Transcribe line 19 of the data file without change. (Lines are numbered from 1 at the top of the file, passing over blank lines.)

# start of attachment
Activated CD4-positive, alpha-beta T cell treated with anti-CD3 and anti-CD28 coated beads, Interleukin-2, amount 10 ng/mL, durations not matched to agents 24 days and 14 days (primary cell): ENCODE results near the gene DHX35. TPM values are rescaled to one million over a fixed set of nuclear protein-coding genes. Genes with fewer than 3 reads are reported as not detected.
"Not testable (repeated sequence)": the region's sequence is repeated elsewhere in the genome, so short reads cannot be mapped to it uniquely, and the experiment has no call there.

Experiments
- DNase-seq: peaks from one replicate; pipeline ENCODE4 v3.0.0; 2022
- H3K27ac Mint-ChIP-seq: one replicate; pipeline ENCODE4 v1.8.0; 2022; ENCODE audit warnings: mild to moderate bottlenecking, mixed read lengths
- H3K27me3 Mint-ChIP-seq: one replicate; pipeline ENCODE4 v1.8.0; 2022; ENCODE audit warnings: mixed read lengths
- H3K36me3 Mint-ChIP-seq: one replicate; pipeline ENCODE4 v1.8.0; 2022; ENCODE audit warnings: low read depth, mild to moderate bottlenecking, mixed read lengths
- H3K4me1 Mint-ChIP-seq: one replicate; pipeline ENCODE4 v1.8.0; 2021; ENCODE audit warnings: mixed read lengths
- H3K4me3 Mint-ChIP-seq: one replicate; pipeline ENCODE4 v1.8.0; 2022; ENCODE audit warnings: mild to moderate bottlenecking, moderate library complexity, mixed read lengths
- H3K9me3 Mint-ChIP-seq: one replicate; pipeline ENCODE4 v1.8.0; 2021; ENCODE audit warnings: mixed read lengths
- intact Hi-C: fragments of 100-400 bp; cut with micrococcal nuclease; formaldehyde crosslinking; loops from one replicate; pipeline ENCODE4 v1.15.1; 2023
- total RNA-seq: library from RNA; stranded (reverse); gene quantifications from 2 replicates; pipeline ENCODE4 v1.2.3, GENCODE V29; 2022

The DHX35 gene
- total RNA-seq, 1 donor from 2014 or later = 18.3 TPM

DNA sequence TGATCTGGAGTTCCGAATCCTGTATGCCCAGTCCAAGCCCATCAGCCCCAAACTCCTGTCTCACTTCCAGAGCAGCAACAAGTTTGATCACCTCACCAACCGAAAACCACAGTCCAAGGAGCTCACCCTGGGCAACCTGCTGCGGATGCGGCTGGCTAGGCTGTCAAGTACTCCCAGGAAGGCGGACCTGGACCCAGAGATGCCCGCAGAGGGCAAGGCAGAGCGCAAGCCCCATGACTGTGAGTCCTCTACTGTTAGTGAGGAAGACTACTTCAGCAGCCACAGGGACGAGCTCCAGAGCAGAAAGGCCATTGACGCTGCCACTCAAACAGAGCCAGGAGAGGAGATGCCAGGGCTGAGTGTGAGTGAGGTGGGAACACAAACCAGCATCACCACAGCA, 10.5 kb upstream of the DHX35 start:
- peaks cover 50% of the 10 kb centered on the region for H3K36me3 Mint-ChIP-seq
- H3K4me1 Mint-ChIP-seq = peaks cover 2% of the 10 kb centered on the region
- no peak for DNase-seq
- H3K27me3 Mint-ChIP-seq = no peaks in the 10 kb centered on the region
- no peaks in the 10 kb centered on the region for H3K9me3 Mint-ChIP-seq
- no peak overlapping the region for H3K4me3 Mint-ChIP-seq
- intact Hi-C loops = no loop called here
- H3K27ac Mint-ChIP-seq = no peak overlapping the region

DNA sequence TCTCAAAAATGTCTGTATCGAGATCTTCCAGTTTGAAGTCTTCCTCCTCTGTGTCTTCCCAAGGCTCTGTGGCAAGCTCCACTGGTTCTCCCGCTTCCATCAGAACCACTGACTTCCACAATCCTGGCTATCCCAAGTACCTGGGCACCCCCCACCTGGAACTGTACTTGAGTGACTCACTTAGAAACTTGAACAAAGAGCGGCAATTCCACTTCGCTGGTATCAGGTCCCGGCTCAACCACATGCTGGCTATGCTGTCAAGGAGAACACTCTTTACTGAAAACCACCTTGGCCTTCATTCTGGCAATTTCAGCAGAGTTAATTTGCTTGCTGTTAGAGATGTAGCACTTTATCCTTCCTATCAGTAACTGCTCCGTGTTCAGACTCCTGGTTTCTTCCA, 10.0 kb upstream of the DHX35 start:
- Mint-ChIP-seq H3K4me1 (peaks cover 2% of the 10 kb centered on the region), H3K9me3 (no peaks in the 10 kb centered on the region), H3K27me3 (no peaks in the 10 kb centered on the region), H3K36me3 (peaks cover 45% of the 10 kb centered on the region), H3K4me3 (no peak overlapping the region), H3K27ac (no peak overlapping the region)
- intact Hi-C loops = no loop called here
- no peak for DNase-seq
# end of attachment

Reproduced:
- H3K27me3 Mint-ChIP-seq = no peaks in the 10 kb centered on the region